The temporary shutdown of economies around the world has caused a lot of economic issues. This is not surprising, considering so many people are temporarily unemployed.
Governments have had to act quickly to prevent a major economic collapse, and the solution for most has been stimulus payments.
The exceptions are different by country. In Canada, it only applies to those who have lost their job as a result of COVID-19. In the United States, however, everyone was entitled to a stimulus cheque.
It's a great response by governments to get emergency money in people's pockets to purchase necessities.
The thing is, however, just because you apply for stimulus money doesn't mean you may need it.
If you have temporarily lost your job, but you had a substantial emergency fund of cash that can cover your expenses for the next six months or so, you could be in an excellent position.
Your financial literacy and preparedness have paid off. Because you can receive the stimulus money, but you also have your rainy-day fund, you may not even need the stimulus at all.
Invest your stimulus money
Essentially, the money you chose to save in the past when others weren't can allow you to take this emergency money now that you qualify for and use it to grow your savings.
In this case, you would essentially be receiving free money (albeit money you'll be taxed on) to go out and do whatever you want with it.
And since stock markets are crashing creating some high-quality discounts in stocks and other cryptocurrencies, buying investments with that stimulus money seems like the most opportune thing to do with the capital.
The only reason you may be in this position is because you were disciplined in the first place to save up an emergency fund. So it only makes sense now that you are rewarded for that preparedness.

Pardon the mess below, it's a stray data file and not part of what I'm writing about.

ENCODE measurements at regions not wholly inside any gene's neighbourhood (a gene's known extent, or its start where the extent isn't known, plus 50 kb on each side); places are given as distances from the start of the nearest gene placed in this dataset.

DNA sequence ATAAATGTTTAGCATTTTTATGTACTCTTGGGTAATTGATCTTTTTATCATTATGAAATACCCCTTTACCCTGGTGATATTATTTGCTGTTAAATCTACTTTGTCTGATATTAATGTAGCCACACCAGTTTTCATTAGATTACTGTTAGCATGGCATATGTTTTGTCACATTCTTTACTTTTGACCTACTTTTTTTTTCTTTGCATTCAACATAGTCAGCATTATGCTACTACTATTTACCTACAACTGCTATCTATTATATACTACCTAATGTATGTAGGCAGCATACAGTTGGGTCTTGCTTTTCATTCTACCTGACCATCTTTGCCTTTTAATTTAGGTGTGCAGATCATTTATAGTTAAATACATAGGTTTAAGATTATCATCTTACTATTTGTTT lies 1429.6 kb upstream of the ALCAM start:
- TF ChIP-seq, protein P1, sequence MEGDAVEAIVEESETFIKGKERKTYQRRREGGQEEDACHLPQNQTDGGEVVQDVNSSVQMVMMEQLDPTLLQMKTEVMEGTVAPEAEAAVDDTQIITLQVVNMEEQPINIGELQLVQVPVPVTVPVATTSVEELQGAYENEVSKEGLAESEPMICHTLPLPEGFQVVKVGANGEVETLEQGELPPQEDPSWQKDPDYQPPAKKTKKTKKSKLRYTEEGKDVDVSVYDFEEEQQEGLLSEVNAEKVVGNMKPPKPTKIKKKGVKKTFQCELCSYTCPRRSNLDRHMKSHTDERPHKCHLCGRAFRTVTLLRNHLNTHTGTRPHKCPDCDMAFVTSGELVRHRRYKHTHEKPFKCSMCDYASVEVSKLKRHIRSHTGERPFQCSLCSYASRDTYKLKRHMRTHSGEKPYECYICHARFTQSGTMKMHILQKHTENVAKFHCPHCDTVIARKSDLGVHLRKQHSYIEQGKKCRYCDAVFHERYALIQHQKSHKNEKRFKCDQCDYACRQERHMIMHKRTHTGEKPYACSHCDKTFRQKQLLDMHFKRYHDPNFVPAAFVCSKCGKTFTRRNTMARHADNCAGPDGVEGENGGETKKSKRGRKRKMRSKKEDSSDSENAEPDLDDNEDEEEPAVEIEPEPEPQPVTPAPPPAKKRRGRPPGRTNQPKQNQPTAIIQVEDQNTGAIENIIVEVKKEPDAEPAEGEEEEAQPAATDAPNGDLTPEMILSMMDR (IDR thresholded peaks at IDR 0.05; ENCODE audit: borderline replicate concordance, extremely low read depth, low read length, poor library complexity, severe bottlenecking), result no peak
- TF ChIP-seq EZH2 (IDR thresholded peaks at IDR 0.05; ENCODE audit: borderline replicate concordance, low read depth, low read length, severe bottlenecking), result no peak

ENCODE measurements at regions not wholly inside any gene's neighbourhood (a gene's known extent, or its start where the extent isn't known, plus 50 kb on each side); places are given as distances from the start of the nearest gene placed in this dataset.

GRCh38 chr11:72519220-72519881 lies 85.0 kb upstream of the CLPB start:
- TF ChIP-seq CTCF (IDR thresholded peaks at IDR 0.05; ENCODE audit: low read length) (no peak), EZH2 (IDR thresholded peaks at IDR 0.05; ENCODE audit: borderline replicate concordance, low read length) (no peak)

Why it's not unfair
When I first put this idea out there, I got some backlash accusing me of advising people to abuse the system. I have two things to say to that.
First off, if the system has these incentives in the first place, then the government who put it in place should address that. I'm an economist, and in economics, you expect people to make the most rational decision. In the case of being offered free money, almost everyone is going to take it.
Secondly, to say somebody doesn't need the money because they were disciplined enough to save a rainy day fund while others were spending it on discretionary items is a bit misguided. It's not our job as individuals to redistribute the wealth.
Furthermore, what's to say someone earning $50,000 a year was prepared for this, and someone earning $100,000 but extremely in debt wasn't. So only the higher-earning person should be compensated because they need the money the most today?
Here's an example
Person A and Person B both work for the same employer, earn the same salary of $50,000 a year, and have the exact same living expenses.
After paying their living expenses, each individual has $10,000 a year left to spend on entertainment, save or invest.
Person A decides to only spend $5,000 a year and save the other $5,000. They do this for two years and build up a $10,000 rainy day fund.
Person B, on the other hand, spends way more than they can afford buying a sports car, a speed boat, and a tonne of jewelry. After two years, Person B is $10,000 in debt and has no savings.
All of a sudden, both Person A and Person B are now out of a job due to COVID-19.
Now just because Person A was more conservative and disciplined with their finances, they shouldn't be entitled to receive the free money they are funding themselves (as taxpayers)?
To me, it doesn't make sense to call this unfair.
If you are in a position where you may not necessarily need the stimulus money, but you still qualify for it I'd recommend investing it.
Many assets are trading at some of the lowest prices in over a decade, making this the perfect opportunity to take whatever money you can afford and making some high-quality, long-term investments.